Let’s start with a not the simplest example, but it will give us a good understanding of this configuration.

Billiard Ball Machine


The rule is defined by two transitions with rotational symmetry and, like most configuration rules, requires a specific starting state.

Симметрия: поворот

1, 0, 0, 0: 0, 0, 0, 1

1, 0, 0, 1: 0, 1, 1, 0

18s., speed 3, 112×112

You may have a question – Why do “bullets” ricochet correctly? After all, we do not set any direction, only the current state is known.” The secret is in the second instruction and the fact that our “balls” consist of two cells. Let’s slow down the animation a little:

10s, speed 0.2, 112×112

Let’s break the starting state: move the outer ball one cell higher, remove one cell from the first inner ball, and move the cells closer to each other for the second ball.

12 p., 112×112

Everything seems to be broken. Perhaps you have a new question – “OK, why do individual cells bounce back in the same direction from which they came?”.

Here the essence is in the configuration itself – a cell that has changed due to transition 1, 0, 0, 0: 0, 0, 0, 1 cannot be in another block in the second or third positions, it will always be in positions 1 and 4, and will follow transitions along this diagonal. And vice versa – the cell in positions 2 and 3 from this transition (Симметрия: поворот) will always be on them.

A large number of lines in the image of the neighborhood can hide from you this counterintuitive feature, which is extremely important in the implementation of the algorithm and the construction of figures. Look at the image again (duplicated below, under spoiler). Due to the fact that with each iteration we move diagonally, blocks with starting cells at positions x+1 or y+1 simply does not exist. In other words, there are those blocks that have the sum of positions on both axes in the starting cells even.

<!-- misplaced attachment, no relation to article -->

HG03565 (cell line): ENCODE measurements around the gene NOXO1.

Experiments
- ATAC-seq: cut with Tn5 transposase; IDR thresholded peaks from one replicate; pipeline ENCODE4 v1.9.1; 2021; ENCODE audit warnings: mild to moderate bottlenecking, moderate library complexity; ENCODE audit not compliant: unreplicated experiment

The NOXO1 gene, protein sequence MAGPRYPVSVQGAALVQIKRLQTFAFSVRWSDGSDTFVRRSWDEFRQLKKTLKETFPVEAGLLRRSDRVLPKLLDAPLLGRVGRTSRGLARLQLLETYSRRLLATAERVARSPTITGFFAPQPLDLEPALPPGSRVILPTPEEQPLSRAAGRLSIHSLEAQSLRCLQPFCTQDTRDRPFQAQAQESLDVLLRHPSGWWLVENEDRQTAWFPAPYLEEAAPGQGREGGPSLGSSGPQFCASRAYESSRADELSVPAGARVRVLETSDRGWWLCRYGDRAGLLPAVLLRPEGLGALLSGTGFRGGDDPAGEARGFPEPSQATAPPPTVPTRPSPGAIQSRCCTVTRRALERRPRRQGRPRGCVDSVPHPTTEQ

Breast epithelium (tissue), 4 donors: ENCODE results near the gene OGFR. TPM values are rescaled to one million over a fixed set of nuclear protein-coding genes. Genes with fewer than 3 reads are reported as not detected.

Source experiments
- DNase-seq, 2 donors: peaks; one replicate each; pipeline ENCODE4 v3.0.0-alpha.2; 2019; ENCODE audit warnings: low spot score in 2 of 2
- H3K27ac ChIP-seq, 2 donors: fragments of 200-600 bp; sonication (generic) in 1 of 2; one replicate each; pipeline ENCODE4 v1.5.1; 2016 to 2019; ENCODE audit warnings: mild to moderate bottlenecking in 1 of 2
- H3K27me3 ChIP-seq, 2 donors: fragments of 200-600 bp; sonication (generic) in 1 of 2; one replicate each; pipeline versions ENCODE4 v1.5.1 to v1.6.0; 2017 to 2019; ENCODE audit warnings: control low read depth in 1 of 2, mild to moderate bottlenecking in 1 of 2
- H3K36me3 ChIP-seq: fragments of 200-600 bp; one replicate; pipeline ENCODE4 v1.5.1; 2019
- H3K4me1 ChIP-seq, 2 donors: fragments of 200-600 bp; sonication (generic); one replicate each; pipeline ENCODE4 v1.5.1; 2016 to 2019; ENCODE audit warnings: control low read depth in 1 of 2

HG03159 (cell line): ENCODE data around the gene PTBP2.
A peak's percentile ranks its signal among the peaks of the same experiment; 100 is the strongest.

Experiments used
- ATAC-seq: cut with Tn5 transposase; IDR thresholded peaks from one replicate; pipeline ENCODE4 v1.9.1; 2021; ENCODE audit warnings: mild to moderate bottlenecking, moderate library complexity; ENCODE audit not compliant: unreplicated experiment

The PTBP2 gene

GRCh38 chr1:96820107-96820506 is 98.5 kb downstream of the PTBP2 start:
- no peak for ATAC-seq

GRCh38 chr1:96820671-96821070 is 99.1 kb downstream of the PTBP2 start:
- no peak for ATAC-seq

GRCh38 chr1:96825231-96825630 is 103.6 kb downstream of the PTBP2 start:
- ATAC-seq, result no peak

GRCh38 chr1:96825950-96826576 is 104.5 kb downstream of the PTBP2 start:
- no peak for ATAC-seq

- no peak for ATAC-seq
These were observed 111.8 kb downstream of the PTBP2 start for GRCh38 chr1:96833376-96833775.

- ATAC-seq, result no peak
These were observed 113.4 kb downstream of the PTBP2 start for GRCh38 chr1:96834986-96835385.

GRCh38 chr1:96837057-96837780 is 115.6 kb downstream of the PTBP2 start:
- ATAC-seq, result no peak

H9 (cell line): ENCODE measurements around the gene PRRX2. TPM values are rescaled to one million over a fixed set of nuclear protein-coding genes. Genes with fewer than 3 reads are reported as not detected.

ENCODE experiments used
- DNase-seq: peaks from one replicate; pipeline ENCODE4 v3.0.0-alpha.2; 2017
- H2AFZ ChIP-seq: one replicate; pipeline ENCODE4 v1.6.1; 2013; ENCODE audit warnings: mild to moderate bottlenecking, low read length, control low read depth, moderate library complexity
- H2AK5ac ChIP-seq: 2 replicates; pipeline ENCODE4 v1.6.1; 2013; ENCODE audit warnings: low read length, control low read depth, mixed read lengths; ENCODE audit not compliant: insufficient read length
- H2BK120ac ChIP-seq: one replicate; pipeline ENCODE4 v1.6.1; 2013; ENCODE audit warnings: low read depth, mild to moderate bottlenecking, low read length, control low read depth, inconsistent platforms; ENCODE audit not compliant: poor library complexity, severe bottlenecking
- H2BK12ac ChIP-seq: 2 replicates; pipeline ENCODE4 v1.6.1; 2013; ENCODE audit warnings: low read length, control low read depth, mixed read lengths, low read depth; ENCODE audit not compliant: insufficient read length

Well, it can be considered that we have figured out the configuration. Now we can enjoy other examples.

2. Sand

One of the most popular configuration rules models the behavior of sandstone cells, albeit with some assumptions.

Симметрия: отражение по горизонтали

1, 1, 0, 0: 0, 0, 1, 1

1, a, 0, b: 0, a, 1, b

1, 0, a, 0: 0, 0, a, 1

3, a, 0, b: 3, a, 1, b

This rule assumes 4 states: 0 – an empty cell; 1 – grain of sand; 2 – fixed cells with which we can create surfaces for sand; 3 – endless source of sand.

40s., speed 1.5, 112×112

Here you can see the bulk of the assumptions, but even with them the model is very close to its prototype.

With a large amount of sand, you can find another interesting feature, when the cells gather in a line when they fall.

28s., speed 1.5, 224×224; Random Fill (20%)

3. Diffusion Limited Aggregation

Симметрия: отражения + поворот

1, 0, 0, 0: 0, 0, 0, 1

1, 1, 0, 0: 1, 1, 0, 0

0, 1, 1, 0: 1, 0, 0, 1

1, 1, 1, 0: 1, 1, 0, 1

1, 0, 2, 0: 2, 0, 2, 0

1, 0, 2, 2: 2, 0, 2, 2

State transitions 1 may resemble a billiard rule with a couple of modifications:

13 p., 112×112; Random Fill (5%)

But the main interest in the rule is caused by cells in the second state, thanks to which growth occurs, similar to many natural processes:

32 p., 112×112; Random fill (60%) + center cell in second state

4. Toothpick sequence

One of the simplest rules, with a single transition: in each block, with a single filled cell, the adjacent ones are also filled.